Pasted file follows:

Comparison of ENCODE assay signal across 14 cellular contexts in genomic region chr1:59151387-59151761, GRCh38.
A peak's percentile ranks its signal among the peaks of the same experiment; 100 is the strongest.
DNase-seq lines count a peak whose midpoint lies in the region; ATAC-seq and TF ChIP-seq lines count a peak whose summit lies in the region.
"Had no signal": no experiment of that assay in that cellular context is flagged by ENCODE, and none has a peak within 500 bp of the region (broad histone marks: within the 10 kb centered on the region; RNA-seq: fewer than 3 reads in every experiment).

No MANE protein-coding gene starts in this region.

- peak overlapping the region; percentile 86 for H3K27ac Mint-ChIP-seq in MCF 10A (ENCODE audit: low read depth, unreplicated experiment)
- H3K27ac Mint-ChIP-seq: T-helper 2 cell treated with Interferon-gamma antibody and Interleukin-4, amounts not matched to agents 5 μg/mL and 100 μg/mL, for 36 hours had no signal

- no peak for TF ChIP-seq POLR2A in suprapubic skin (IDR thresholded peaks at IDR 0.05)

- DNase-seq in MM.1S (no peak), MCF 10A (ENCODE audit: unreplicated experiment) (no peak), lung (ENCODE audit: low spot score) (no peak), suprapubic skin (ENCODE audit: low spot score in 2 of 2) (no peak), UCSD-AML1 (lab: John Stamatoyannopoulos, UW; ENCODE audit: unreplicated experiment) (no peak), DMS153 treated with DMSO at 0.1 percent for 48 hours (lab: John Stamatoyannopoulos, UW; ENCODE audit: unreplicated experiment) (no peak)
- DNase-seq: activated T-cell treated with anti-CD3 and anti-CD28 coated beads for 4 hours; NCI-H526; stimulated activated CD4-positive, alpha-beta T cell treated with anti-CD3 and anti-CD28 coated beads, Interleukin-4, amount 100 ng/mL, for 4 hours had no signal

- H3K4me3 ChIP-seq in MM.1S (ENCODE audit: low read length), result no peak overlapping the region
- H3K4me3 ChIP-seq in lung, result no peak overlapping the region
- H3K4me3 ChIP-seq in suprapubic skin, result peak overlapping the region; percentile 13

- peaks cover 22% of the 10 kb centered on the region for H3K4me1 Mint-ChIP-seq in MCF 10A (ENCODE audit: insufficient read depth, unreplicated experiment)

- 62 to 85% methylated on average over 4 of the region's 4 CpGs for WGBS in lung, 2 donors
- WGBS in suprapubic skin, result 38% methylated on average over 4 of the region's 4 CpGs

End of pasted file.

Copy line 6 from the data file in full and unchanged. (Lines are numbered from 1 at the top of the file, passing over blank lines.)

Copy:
- peak overlapping the region; percentile 86 for H3K27ac Mint-ChIP-seq in MCF 10A (ENCODE audit: low read depth, unreplicated experiment)